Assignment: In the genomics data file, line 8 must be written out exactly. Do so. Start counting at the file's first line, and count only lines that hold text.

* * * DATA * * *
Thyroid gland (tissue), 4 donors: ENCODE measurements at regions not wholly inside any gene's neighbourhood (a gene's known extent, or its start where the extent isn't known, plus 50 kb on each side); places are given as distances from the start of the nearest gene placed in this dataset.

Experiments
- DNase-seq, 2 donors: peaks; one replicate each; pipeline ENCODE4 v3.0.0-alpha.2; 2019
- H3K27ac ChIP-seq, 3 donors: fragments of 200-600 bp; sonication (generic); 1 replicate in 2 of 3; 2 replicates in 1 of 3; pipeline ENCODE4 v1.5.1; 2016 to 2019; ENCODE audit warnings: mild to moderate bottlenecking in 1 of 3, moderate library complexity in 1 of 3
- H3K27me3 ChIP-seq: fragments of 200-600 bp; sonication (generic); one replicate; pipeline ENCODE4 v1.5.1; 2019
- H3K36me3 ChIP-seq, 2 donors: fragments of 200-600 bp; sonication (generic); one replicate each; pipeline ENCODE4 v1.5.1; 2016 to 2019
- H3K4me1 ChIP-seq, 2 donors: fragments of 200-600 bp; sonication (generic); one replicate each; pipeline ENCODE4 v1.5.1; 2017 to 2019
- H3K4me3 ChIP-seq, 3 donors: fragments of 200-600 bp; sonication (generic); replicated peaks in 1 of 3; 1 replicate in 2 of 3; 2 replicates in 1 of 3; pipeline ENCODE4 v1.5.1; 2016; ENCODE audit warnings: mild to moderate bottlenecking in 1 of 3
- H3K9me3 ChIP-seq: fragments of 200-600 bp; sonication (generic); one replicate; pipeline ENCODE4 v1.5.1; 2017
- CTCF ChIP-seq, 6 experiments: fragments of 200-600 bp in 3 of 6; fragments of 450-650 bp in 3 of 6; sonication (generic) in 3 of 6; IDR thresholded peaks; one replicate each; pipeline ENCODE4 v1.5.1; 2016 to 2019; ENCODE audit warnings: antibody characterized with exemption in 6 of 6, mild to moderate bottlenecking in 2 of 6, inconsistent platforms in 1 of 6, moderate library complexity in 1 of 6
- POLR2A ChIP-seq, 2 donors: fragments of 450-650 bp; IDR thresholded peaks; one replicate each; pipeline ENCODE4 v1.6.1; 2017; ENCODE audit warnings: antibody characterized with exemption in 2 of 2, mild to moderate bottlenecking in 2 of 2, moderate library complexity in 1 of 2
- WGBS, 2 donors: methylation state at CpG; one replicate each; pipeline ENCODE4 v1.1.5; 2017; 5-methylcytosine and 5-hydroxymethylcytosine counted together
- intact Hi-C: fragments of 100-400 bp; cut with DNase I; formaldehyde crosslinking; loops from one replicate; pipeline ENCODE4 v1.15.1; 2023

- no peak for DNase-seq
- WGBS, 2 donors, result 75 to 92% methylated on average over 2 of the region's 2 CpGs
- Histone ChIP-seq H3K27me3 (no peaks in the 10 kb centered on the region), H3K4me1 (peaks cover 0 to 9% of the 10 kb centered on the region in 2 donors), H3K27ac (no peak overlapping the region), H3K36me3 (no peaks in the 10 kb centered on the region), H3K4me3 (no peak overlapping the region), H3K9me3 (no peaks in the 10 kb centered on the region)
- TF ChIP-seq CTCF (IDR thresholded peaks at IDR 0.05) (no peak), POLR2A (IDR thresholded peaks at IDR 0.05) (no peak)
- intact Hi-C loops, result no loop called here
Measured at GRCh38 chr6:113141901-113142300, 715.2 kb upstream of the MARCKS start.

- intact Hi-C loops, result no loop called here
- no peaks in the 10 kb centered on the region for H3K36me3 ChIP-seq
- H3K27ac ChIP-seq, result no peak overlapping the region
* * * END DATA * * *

- H3K4me3 ChIP-seq, 3 donors: fragments of 200-600 bp; sonication (generic); replicated peaks in 1 of 3; 1 replicate in 2 of 3; 2 replicates in 1 of 3; pipeline ENCODE4 v1.5.1; 2016; ENCODE audit warnings: mild to moderate bottlenecking in 1 of 3